All the staffs of this office hold the view that Mr. Sinha is a very wise and an intelligent officer. Is the an used before intelligent officer redundant here? If we had used just one quality (wise ...
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2answers
60 views

Can I remove the second “is”?

please consider that English is not my first language :D thanks the sentence: [...], however, as he is not only holding onto the rope but is tied to it just like his counterpart, the native, [...] ...
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2answers
275 views

Do I need to use he twice in this sentence?

Can I say: He turned around and was greeted with a smile from his frend. Or do I have to use he twice? He turned around and he was greeted with a smile from his friend.
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1answer
321 views

Is omitting subject-auxiliary verb combination a formal and grammatical way of writing?

The left hand side of the equation is equal to the right hand side of it. Hence, proved. Wouldn't it be grammatically like this- The left hand side of the equation is equal to the right hand side ...
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0answers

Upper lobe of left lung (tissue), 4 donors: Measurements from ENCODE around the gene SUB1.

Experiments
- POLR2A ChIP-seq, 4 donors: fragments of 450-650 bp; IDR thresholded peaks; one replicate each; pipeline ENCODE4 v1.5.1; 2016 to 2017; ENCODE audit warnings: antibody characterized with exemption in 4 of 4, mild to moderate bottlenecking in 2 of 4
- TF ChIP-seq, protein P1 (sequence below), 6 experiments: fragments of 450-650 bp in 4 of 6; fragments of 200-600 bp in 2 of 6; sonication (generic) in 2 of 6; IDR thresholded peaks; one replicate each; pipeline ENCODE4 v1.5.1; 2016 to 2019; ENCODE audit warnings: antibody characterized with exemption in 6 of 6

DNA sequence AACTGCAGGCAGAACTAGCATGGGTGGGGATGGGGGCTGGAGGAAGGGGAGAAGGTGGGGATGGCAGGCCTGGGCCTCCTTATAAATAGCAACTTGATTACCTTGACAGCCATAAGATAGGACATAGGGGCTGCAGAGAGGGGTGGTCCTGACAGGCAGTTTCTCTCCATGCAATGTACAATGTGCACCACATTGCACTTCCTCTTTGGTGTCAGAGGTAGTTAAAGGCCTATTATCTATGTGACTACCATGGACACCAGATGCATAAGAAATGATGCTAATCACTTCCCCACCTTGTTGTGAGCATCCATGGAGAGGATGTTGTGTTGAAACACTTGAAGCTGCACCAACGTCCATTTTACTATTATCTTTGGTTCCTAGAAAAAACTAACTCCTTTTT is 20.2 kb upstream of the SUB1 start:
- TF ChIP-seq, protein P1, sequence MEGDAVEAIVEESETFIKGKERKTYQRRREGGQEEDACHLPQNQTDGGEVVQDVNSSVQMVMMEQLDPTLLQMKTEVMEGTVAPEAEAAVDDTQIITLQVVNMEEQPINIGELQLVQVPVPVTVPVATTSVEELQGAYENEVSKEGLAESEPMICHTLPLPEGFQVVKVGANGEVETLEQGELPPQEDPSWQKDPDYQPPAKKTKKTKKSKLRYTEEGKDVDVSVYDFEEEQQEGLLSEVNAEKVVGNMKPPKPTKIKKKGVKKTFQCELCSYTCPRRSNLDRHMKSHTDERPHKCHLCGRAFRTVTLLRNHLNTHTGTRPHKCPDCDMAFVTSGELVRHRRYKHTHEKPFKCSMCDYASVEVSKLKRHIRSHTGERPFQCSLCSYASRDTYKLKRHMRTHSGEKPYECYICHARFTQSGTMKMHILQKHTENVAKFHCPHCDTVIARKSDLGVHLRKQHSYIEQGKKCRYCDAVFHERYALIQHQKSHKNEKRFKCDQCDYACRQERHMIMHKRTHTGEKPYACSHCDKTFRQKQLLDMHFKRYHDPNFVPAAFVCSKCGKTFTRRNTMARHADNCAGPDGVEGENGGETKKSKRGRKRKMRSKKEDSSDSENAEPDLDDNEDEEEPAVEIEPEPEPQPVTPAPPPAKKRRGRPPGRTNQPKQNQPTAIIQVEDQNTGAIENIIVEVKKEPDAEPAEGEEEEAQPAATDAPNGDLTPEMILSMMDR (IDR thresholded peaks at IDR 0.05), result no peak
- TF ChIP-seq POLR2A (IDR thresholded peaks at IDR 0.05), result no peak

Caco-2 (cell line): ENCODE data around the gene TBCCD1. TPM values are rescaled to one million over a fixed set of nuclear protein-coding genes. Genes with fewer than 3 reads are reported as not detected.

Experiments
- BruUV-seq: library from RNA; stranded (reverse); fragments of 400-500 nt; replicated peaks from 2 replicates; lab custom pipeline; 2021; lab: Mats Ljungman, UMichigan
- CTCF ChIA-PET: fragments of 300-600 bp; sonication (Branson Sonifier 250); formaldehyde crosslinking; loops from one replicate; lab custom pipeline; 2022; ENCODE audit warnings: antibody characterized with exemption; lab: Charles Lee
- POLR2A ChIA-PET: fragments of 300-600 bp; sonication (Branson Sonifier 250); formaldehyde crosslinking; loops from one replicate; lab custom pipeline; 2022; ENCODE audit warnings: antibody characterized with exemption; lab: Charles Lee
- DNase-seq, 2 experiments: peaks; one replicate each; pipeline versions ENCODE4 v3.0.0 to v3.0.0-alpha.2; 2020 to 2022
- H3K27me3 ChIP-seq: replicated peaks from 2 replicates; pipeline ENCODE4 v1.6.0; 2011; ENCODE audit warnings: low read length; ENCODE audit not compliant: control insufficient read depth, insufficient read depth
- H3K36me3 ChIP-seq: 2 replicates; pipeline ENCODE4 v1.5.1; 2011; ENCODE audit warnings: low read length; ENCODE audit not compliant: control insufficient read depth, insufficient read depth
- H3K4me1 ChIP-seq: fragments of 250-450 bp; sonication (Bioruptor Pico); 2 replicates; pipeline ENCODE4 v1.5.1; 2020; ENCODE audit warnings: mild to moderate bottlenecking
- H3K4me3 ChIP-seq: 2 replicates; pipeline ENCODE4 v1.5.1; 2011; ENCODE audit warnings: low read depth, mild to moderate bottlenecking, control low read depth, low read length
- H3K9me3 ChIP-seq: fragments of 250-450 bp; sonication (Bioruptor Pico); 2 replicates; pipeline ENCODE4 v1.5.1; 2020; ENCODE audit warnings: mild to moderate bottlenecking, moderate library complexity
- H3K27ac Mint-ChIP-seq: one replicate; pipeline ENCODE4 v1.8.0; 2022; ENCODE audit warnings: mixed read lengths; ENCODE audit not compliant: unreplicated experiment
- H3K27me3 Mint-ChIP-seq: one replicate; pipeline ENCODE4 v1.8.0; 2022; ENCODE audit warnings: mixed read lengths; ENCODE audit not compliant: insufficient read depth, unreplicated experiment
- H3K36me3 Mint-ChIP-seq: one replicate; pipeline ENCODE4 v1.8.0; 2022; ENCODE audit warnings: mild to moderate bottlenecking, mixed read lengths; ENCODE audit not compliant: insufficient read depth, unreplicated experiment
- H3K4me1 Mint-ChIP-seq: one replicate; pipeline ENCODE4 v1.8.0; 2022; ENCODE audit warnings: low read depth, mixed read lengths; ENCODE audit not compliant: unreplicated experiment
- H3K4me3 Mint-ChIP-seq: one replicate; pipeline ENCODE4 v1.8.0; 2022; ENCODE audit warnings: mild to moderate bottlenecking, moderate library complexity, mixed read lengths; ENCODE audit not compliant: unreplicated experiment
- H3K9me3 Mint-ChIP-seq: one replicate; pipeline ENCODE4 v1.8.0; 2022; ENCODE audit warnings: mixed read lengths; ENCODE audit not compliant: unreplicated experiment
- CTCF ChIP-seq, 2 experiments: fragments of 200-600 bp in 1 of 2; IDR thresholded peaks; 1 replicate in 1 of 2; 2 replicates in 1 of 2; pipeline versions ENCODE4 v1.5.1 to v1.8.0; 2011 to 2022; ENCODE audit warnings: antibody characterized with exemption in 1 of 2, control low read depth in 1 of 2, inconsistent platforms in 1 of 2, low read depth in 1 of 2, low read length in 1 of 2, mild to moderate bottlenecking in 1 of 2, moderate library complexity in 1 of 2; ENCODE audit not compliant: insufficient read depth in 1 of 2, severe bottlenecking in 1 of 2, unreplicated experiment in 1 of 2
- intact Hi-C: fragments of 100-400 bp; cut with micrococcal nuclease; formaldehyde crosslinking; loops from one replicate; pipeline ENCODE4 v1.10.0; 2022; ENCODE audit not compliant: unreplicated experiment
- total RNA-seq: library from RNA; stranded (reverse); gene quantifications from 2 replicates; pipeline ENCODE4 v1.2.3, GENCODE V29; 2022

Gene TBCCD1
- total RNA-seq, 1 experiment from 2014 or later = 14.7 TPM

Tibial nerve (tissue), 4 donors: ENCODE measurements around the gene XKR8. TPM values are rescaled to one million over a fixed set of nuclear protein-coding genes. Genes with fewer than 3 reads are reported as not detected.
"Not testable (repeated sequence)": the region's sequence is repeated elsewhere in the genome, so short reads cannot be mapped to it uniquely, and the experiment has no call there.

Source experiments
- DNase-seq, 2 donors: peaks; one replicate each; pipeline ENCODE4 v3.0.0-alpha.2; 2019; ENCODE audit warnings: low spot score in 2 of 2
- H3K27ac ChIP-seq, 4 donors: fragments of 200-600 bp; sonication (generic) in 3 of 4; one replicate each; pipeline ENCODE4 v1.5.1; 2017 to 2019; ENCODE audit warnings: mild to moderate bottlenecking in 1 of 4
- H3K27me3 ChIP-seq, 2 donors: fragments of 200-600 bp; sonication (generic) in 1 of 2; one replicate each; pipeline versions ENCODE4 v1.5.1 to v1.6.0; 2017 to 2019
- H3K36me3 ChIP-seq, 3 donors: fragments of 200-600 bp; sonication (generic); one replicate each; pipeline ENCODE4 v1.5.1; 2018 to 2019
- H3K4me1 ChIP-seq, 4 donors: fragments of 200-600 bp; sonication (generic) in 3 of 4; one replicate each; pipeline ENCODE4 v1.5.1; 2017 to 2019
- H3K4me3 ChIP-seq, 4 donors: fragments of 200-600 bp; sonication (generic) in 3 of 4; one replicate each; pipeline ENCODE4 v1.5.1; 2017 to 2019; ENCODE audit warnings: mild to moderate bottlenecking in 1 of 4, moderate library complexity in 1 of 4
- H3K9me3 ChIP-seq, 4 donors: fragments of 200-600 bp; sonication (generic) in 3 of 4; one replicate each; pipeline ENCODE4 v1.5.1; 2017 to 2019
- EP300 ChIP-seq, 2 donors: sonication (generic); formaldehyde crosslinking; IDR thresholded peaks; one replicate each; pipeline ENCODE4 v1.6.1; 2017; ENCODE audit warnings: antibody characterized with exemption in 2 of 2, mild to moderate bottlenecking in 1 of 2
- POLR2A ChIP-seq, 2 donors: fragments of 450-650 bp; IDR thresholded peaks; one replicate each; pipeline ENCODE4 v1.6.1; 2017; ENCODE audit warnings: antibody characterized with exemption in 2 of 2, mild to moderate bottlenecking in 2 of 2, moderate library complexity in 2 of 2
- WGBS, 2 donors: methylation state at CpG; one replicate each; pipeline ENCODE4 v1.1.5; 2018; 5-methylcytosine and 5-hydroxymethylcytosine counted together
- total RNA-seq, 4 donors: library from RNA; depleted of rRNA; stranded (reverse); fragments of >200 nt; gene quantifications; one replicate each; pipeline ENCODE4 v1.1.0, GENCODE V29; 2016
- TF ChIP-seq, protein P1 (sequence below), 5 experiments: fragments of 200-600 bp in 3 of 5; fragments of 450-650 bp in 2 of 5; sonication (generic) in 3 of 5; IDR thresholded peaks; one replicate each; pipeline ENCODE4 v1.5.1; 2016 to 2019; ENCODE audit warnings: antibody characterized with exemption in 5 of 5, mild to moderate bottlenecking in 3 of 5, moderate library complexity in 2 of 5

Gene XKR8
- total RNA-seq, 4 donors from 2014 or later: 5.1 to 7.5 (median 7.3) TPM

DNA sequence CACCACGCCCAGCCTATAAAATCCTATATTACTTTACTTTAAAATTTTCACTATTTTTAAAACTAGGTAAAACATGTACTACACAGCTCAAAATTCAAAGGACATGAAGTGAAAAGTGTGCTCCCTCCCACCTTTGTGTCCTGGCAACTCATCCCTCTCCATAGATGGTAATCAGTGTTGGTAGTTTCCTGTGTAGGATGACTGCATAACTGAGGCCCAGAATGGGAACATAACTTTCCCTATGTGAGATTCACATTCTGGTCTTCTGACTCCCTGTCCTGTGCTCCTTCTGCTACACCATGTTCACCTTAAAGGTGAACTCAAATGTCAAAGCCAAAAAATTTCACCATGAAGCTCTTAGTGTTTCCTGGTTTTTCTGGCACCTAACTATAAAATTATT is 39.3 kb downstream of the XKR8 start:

110 views

omission preposition in reported speech

Sue said, ''Johnsy, Don't move and promise me not to look out of the window.'' If I change this sentence into indirect speech, Sue told Johnsy not to move and to promise her not to look out of the ...
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1answer
210 views

Modals with ellipses

"Who killed him? You?" "No. Had I been able, I would have but I wasn't, so I didn't." Is this correct and is there a construction with could with a similar meaning?
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1answer
1k views

Dine at our uncle's (home/house)

Is it necessary to use a noun (home/house/place/restaurant) after the word "uncle's" in this sentence? Tomorrow, we shall dine at our uncle's. Isn't it correct?
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3answers
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Seemingly unnecessary verbs in comparisons

I've come across a strange habit in comparisons that seems to be pretty popular. Instead of saying (what I think to be correct): He runs faster than Robert. Sometimes I hear or read: He runs ...
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1answer
56 views

Can adjectives come with a noun directly?

Can we say it is the data accessible by the system or we must instead say it is the data that are accessible by the system